May 2013

Nigerian HouseIn contrast to the trend of countries and states legalizing same-sex marriage, today Nigeria voted to ban same-sex marriage in their country.  The bill goes much further than that, as well.  It also outlaws the organization of any group supporting the legalization of same-sex marriage, and criminalizes any public show of affection between same-sex couples (10 year prison sentence). Gay sex is already banned in the country, which is common in many African countries.

Newborn babyKermit Gosnell just got three life sentences for killing newborn babies in his abortion clinic because the law does not permit infanticide.  Most people, even those who support abortion, recognize that infanticide is morally wrong.  But some bioethicists disagree, and they are being increasingly vocal about it, advocating for infanticide in prominent scholarly journals. 

Recently, Alberto Giubilini and Francesca Minerva wrote an article in the Journal of Medical Ethics titled “After-birth abortion: why should the baby live?”  This caused a stir in the press, to say the least.  In response to the outcry, the Journal of Medical Ethics has dedicated their May 2013 edition to responses, both pro and con, to the article. 

Philosopher and ethicist Michael Tooley added his voice to the mix in an article titled “Philosophy, critical thinking and ‘after-birth abortion: why should the baby live?’”  Tooley says we ought to question our basic beliefs, including the belief that infanticide is murder, and hence morally wrong.  


In March of this year, China’s health ministry released abortion data.  Approximately 13 million abortions are performed in China every year.  That’s 25 abortions every minute!  They estimate that since 1971, ~325 million abortions have been performed.  That’s the population of the United States.  Tragic!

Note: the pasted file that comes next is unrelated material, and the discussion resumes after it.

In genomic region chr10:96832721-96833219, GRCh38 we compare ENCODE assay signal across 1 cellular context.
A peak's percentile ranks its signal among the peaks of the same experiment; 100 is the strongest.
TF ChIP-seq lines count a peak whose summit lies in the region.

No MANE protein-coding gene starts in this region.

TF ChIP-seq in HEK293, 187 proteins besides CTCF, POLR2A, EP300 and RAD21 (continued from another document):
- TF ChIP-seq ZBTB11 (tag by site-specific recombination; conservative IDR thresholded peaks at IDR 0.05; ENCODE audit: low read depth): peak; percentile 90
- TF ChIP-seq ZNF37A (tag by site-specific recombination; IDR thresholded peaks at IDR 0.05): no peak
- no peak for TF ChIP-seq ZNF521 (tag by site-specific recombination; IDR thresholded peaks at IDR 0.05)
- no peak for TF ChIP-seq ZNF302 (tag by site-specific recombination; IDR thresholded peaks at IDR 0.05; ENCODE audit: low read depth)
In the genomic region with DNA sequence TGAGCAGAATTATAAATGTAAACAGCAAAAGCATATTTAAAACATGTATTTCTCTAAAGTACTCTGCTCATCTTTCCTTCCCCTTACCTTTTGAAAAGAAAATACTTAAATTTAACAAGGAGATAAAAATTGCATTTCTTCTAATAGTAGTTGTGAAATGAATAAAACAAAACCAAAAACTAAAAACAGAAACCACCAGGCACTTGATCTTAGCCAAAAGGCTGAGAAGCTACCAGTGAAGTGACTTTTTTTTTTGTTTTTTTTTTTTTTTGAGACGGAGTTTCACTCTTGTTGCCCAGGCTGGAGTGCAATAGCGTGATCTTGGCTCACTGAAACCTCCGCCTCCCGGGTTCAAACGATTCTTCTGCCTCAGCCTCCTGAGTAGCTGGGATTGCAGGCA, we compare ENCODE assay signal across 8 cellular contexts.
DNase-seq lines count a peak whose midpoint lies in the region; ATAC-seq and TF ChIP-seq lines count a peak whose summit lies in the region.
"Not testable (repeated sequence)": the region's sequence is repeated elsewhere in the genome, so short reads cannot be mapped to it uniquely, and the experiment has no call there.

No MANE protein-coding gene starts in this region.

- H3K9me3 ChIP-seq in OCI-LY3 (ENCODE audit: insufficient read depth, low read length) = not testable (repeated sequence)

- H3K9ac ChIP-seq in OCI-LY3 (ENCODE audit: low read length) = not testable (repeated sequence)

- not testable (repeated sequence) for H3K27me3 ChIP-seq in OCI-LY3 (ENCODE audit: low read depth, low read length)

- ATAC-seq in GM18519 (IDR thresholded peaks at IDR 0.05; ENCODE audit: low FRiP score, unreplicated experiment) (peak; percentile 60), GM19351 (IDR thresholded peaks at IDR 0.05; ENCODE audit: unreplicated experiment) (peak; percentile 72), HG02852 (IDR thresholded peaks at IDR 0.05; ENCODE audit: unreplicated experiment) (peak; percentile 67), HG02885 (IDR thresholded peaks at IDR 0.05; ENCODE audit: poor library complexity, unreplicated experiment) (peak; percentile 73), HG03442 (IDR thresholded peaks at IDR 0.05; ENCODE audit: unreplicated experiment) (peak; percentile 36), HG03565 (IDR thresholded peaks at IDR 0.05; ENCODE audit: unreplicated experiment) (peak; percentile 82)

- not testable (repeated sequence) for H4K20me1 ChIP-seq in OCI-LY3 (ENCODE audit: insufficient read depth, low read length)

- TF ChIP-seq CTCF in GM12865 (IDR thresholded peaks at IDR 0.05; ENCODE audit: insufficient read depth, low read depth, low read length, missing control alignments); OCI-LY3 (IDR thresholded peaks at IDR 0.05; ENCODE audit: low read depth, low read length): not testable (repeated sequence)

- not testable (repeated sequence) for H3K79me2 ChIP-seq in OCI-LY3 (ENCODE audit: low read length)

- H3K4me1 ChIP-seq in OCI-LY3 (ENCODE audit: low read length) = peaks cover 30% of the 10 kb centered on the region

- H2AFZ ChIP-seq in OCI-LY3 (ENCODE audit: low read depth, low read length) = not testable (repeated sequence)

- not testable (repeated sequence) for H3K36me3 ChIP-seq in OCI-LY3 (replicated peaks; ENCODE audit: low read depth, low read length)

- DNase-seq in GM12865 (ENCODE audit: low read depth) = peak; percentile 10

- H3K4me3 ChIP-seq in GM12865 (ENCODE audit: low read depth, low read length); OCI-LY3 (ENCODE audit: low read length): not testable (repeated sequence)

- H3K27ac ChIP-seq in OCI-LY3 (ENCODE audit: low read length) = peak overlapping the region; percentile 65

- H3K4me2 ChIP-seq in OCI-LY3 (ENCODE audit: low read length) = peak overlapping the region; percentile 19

In the Beginning We MisunderstoodMost books dealing with the proper interpretation of Genesis 1 attempt to do one of two things: show how Genesis 1 cannot be reconciled with modern science, or show how Genesis 1 can be reconciled with modern science.  Some try to show that Genesis presents us with a young universe, while others try to show that Genesis presents us with an old universe.  Either way, it is presumed that Genesis 1 intends to present us with a scientific description of how God created (order, duration, etc.). 

In their new book, In the Beginning…We Misunderstood: Interpreting Genesis 1 in Its Original Context, coauthors Johnny Miller and John Soden argue that this presumption is false, and concordism is a misguided hermeneutical approach to Genesis 1.  Discussions over the meaning of Genesis should not be driven by scientific questions, but by literary questions.  Our interpretation of Genesis should not be determined by our views about science, but by the text itself.  Why even think that God meant to provide a scientific description of creation?  The most important question to ask is what Moses meant when he wrote the creation account, how his readers would have understood it, and what practical impact it would have for them given their unique historical situation.  How did it prepare them for the theology and religious practices they were familiar with in Egypt, as well as those they would encounter in Canaan? 


The State of the Plate just released a report on the characteristics of tithers.  Their report is based on a five year study of 4,413 people.  They found that 

  • 77% of tithers give more than 10% (between 11-20%)
  • 70% base their tithe on their gross, rather than net income
  • 63% started tithing in their twenties or before
  • “Tithers carry much less debt than most people and are financially better off than Christian non-tithers — 80% of ‘tithers’ have no unpaid credit card bills; 74% have no car payments; 48% own their home; and 28% are completely debt-free.”
  • Only 10-25% of churchgoers tithe, which constitutes 50-80% of a churches funding.